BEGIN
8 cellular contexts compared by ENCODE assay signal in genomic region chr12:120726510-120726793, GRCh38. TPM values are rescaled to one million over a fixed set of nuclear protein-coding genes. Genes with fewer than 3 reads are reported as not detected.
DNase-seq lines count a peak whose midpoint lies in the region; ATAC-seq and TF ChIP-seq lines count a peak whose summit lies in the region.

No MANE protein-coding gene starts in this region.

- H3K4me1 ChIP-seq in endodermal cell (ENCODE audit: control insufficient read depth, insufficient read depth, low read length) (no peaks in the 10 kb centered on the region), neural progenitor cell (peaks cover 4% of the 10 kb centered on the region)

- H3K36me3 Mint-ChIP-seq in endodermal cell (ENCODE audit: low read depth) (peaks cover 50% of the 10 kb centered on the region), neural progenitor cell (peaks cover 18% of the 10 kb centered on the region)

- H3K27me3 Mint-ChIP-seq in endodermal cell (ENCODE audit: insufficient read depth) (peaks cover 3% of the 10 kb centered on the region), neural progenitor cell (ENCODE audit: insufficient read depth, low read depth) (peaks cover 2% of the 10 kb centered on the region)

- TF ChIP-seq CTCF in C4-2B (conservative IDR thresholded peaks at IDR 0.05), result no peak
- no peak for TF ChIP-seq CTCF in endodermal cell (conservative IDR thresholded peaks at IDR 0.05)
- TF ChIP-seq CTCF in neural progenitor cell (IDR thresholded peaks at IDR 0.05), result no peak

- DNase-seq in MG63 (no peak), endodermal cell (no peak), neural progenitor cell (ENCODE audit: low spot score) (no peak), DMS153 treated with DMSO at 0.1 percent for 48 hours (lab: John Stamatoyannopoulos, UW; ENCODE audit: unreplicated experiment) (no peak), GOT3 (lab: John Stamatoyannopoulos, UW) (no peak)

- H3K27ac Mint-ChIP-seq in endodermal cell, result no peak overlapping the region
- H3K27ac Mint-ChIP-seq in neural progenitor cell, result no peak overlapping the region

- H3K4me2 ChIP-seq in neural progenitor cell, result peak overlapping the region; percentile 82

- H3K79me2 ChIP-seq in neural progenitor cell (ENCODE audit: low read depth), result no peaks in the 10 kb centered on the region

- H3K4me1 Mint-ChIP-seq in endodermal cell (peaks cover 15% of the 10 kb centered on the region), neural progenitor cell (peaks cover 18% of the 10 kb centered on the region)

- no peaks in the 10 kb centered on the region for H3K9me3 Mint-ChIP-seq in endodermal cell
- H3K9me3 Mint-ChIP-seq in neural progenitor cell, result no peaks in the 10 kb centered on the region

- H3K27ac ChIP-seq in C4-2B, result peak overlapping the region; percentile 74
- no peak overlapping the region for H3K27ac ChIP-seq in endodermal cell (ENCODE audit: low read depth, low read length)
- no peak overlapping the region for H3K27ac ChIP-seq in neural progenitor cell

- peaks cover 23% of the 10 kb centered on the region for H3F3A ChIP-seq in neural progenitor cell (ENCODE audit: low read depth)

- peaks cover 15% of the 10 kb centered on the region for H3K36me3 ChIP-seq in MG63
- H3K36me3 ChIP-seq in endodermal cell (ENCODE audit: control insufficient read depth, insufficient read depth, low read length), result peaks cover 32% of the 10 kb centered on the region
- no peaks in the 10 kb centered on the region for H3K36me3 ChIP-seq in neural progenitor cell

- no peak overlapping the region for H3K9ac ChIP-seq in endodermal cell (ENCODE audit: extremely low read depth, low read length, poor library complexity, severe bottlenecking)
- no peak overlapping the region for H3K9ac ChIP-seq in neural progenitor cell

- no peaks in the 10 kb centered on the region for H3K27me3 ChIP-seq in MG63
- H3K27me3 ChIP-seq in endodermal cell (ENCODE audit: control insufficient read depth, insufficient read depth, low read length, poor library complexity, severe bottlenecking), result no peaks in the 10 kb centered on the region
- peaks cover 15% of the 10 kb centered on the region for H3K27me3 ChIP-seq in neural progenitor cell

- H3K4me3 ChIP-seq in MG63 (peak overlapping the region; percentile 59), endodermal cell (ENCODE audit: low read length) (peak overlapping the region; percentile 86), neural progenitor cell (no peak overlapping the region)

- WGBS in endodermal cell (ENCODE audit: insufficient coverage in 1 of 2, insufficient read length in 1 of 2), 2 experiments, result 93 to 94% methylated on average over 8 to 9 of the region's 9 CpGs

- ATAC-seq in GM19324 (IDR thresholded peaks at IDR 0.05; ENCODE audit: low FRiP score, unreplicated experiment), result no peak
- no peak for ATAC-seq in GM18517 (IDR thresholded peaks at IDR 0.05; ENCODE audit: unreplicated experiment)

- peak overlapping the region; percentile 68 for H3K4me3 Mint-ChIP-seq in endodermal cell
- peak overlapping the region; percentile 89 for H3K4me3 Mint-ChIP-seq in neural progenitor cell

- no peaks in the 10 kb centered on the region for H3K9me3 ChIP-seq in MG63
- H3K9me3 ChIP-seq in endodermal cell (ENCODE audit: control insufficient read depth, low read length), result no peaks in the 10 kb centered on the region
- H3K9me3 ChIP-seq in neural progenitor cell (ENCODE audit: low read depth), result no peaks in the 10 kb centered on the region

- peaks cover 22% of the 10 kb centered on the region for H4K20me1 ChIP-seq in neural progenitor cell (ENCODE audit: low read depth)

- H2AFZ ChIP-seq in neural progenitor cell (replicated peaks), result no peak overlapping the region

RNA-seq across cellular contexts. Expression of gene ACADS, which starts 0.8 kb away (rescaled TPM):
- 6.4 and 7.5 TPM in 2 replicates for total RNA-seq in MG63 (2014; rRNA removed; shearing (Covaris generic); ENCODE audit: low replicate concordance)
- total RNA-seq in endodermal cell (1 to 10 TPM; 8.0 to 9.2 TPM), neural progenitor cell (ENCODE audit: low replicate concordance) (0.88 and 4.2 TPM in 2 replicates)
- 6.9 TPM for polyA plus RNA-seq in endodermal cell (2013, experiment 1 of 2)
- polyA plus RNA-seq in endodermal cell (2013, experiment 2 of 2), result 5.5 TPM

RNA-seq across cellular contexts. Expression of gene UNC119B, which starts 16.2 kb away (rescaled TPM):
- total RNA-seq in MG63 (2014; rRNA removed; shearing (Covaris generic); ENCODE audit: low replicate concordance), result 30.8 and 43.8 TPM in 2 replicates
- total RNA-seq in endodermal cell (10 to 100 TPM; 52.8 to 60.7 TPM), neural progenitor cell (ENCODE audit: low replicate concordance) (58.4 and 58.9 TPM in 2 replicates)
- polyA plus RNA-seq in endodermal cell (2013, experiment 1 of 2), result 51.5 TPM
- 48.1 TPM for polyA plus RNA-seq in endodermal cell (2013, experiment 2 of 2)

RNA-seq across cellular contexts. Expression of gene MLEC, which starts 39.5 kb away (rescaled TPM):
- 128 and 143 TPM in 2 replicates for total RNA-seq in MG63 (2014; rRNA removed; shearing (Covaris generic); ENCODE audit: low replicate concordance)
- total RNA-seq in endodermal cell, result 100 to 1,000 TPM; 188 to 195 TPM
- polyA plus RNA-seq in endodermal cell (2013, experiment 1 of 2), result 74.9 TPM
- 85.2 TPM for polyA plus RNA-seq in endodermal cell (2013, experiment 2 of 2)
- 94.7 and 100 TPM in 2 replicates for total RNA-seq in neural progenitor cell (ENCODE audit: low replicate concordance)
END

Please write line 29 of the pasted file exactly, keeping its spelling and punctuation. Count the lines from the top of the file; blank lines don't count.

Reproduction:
- peaks cover 15% of the 10 kb centered on the region for H3K27me3 ChIP-seq in neural progenitor cell